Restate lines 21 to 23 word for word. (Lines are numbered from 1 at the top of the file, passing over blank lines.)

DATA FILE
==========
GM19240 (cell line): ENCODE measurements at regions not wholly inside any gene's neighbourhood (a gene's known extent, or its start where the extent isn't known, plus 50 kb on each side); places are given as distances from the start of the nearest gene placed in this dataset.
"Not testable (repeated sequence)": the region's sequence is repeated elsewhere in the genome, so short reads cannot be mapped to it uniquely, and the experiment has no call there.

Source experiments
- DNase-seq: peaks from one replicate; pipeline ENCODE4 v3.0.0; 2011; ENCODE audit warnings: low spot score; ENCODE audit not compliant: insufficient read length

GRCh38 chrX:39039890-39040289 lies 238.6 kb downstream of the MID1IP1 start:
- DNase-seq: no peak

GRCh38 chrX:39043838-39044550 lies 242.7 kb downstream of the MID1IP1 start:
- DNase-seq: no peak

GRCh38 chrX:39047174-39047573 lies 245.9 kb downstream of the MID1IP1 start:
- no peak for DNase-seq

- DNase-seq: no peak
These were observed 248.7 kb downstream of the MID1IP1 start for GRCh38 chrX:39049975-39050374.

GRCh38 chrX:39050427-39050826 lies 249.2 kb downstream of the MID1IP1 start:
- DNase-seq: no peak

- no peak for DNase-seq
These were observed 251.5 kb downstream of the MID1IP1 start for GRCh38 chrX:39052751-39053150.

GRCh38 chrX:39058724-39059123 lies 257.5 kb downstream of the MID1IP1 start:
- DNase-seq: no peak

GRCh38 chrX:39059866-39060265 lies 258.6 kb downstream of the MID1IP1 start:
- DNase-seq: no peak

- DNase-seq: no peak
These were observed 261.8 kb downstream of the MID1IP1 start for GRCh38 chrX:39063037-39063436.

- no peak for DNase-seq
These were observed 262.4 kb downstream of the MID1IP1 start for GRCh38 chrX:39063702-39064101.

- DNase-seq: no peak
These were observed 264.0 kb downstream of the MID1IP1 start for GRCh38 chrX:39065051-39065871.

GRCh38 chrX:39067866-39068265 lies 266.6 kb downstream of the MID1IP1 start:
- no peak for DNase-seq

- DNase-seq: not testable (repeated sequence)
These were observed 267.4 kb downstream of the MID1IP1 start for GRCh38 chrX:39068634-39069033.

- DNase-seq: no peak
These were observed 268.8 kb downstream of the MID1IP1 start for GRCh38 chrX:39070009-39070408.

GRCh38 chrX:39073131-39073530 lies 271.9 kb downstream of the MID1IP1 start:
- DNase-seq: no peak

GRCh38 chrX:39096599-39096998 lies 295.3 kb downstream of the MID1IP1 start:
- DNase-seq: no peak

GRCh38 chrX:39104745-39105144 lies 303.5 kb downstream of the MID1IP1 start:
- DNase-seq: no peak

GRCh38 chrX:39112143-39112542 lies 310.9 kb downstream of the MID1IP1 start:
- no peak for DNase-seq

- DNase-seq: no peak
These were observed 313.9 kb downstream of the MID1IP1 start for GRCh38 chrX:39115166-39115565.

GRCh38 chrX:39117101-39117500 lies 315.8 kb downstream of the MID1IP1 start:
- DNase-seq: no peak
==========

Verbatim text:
- DNase-seq: no peak
These were observed 261.8 kb downstream of the MID1IP1 start for GRCh38 chrX:39063037-39063436.

- no peak for DNase-seq